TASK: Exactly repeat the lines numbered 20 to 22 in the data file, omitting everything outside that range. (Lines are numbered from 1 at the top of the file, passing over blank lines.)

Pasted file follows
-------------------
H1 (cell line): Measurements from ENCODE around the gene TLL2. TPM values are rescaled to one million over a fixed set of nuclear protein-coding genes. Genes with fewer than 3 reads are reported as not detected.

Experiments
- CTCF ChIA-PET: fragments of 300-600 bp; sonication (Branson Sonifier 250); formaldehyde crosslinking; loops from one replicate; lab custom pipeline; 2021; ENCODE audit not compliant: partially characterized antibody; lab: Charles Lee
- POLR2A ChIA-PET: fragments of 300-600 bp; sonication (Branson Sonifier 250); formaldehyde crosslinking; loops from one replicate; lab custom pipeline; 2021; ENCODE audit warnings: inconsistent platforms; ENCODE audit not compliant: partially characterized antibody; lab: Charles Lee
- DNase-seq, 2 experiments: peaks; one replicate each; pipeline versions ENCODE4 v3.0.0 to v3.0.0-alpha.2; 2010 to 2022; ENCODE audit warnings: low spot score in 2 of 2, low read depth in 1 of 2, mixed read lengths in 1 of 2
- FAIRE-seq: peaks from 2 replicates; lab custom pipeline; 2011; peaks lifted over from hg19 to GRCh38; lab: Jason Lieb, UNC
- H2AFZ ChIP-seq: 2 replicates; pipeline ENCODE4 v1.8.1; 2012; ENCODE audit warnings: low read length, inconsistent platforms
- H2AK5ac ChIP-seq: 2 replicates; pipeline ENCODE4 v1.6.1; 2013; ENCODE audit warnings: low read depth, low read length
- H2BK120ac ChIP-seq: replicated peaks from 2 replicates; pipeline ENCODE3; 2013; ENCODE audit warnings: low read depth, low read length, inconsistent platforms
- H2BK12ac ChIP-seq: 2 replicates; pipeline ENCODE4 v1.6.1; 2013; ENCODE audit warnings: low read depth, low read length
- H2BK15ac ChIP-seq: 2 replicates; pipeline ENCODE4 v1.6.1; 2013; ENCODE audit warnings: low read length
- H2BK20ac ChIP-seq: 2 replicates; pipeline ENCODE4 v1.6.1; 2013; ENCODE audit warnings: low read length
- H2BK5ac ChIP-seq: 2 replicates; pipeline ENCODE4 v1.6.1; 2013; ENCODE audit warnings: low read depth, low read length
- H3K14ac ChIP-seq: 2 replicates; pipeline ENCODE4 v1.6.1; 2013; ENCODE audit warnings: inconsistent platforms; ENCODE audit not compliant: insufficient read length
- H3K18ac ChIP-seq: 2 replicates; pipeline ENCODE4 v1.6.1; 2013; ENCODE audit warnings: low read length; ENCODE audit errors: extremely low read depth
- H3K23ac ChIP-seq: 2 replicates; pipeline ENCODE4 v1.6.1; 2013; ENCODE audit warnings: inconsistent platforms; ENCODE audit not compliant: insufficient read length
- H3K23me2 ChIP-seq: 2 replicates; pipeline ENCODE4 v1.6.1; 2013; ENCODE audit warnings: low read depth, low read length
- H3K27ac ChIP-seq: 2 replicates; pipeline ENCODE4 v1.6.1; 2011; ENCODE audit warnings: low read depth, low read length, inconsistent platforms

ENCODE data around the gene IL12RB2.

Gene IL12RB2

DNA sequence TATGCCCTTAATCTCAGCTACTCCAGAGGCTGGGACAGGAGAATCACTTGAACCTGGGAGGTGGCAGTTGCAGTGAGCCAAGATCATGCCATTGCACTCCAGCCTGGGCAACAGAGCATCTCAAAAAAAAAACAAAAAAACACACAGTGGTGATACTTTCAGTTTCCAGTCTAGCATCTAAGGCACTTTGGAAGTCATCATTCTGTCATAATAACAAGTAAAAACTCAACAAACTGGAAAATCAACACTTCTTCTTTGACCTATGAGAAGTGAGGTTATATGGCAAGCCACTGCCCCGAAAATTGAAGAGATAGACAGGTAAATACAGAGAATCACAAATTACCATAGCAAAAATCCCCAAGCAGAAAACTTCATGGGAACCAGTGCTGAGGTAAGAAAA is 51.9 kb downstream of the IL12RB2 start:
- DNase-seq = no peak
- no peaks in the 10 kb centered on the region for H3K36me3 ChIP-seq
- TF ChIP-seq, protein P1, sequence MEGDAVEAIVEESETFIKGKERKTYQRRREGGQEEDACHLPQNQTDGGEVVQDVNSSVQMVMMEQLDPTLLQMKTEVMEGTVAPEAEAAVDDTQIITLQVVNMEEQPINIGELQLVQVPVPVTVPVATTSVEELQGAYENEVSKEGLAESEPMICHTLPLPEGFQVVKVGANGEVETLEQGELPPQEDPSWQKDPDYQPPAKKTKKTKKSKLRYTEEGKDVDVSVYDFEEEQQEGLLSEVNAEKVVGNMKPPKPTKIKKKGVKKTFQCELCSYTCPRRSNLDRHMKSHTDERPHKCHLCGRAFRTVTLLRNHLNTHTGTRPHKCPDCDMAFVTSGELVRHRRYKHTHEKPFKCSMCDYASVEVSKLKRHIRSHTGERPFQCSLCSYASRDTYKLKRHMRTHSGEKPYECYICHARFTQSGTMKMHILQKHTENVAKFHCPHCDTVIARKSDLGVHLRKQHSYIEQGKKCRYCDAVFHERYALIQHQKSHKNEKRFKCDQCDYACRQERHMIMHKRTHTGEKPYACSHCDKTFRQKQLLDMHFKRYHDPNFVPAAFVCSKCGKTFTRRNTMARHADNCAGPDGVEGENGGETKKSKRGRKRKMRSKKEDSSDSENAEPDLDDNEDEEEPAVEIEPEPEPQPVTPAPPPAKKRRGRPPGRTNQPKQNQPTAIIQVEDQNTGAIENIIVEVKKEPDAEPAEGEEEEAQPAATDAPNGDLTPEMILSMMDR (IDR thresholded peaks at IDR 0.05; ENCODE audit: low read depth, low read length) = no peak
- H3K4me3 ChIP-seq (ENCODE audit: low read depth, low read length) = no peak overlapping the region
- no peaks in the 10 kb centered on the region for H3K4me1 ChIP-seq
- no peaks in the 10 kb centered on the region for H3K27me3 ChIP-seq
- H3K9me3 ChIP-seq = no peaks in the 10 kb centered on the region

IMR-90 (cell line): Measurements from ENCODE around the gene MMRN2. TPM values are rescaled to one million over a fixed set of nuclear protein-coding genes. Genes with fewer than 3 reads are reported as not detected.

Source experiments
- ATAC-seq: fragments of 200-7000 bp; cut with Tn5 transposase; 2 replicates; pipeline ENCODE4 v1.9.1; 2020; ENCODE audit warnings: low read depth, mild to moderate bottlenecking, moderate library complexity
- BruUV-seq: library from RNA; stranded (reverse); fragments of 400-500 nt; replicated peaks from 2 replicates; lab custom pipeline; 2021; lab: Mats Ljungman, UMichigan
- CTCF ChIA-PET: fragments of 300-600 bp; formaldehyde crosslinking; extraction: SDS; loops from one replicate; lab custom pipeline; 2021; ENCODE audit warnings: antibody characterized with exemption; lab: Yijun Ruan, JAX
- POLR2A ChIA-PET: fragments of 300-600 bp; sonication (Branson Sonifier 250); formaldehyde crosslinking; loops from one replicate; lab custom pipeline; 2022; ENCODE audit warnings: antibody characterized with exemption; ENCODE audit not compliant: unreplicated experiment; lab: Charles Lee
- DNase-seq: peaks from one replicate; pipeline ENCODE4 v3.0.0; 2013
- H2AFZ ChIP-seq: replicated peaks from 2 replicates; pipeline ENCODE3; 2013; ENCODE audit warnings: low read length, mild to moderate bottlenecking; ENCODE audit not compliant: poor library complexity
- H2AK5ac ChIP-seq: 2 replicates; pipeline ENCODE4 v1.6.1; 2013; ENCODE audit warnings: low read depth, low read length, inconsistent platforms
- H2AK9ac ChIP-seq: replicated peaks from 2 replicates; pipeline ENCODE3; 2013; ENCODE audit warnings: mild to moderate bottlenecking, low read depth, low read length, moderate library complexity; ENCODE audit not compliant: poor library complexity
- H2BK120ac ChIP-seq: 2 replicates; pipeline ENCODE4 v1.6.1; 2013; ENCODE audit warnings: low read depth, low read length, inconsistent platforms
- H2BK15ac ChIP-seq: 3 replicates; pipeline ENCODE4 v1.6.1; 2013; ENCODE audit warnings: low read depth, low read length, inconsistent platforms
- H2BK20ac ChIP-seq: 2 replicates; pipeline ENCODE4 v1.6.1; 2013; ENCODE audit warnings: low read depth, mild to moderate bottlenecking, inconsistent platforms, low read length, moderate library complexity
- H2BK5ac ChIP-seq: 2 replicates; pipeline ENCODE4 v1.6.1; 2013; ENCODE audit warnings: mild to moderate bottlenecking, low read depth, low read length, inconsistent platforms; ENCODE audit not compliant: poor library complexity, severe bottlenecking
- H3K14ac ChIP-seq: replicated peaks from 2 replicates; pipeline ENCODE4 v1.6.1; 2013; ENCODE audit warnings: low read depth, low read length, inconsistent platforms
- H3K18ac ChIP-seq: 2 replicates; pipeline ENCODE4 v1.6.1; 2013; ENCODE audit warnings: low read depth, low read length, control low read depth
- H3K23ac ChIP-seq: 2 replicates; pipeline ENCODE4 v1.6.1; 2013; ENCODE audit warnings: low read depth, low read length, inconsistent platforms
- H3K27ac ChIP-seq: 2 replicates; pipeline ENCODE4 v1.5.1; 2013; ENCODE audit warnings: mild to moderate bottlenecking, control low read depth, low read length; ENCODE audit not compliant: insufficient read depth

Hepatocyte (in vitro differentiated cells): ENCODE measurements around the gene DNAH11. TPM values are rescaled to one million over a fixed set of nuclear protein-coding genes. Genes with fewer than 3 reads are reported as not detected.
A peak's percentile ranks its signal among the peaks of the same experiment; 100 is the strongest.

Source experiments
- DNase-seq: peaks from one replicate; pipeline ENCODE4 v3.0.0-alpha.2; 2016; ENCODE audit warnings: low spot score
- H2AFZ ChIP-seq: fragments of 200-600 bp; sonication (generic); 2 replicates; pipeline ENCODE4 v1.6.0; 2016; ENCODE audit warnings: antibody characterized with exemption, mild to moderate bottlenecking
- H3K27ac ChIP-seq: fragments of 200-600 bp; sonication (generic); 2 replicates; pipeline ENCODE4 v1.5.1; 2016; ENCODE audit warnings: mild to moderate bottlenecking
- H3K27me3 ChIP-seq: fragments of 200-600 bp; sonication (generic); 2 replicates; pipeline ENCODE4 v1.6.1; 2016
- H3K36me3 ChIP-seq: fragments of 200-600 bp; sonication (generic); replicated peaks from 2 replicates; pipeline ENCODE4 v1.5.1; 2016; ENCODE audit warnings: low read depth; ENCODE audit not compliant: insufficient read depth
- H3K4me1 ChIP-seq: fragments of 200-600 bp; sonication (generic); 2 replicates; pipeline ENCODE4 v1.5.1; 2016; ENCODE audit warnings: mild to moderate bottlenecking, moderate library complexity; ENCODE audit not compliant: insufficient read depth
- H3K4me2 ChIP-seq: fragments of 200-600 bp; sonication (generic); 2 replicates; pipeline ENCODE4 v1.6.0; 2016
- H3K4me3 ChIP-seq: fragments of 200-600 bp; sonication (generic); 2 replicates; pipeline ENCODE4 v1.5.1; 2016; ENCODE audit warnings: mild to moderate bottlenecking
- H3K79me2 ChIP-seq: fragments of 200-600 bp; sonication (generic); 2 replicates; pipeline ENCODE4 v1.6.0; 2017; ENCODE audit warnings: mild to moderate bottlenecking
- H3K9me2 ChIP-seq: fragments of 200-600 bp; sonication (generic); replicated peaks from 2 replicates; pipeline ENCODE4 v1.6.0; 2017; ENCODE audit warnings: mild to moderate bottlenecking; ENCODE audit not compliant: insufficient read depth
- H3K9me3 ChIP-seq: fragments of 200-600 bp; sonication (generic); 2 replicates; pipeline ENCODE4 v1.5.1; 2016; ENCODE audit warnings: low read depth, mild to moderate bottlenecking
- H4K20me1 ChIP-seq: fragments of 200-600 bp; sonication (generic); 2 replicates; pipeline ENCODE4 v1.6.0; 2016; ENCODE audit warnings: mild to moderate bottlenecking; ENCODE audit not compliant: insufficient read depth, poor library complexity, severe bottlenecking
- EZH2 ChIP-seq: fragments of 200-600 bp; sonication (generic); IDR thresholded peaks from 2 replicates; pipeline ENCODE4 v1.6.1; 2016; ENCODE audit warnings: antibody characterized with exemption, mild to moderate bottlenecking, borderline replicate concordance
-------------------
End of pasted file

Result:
Gene IL12RB2

DNA sequence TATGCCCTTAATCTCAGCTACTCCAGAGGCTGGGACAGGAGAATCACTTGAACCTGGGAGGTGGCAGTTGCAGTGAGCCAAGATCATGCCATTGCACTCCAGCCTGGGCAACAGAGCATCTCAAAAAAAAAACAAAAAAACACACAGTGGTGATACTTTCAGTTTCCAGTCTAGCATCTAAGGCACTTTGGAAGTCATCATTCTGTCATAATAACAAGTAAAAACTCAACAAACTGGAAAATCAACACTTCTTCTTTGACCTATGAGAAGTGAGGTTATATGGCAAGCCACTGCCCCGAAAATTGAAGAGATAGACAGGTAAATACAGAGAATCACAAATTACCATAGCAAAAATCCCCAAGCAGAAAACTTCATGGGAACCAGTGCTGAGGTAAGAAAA is 51.9 kb downstream of the IL12RB2 start:
- DNase-seq = no peak